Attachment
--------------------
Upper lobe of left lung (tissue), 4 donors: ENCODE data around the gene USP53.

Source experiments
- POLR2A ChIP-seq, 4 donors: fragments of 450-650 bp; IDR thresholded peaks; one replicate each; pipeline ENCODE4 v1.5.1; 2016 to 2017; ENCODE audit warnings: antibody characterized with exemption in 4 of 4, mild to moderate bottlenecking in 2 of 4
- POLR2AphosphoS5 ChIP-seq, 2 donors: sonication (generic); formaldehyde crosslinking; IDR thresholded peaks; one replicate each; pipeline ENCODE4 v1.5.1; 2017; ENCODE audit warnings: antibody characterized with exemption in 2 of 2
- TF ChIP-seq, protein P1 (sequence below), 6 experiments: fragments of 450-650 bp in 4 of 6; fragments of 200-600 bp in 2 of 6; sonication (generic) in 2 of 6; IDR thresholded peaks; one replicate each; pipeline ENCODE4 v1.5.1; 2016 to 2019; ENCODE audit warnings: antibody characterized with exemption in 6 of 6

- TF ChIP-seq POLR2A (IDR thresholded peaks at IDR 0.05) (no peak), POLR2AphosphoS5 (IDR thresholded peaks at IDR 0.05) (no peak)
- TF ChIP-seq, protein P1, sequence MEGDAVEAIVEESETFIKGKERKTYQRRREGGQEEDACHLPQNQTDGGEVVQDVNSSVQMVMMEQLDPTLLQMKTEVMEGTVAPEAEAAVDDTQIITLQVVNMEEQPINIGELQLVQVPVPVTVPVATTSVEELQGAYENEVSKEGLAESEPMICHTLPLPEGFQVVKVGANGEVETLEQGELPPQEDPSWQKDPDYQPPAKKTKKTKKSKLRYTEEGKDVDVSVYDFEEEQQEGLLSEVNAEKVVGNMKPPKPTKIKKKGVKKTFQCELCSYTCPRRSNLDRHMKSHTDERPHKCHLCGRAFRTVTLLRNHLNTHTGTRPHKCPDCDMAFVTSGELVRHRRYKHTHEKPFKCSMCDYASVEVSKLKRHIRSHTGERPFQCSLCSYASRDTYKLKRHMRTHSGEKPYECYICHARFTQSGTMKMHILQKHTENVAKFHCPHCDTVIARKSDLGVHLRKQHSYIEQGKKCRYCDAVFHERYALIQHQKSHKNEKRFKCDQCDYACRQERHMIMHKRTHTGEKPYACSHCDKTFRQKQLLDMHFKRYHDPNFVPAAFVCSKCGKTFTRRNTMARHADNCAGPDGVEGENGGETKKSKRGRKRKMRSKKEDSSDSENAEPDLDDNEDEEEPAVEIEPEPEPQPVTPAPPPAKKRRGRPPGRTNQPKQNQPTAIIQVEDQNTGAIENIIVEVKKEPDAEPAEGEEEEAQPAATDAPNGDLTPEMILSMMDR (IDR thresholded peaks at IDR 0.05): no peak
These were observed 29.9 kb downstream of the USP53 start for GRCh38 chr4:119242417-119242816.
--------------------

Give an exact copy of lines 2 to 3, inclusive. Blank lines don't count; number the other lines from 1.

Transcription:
Source experiments
- POLR2A ChIP-seq, 4 donors: fragments of 450-650 bp; IDR thresholded peaks; one replicate each; pipeline ENCODE4 v1.5.1; 2016 to 2017; ENCODE audit warnings: antibody characterized with exemption in 4 of 4, mild to moderate bottlenecking in 2 of 4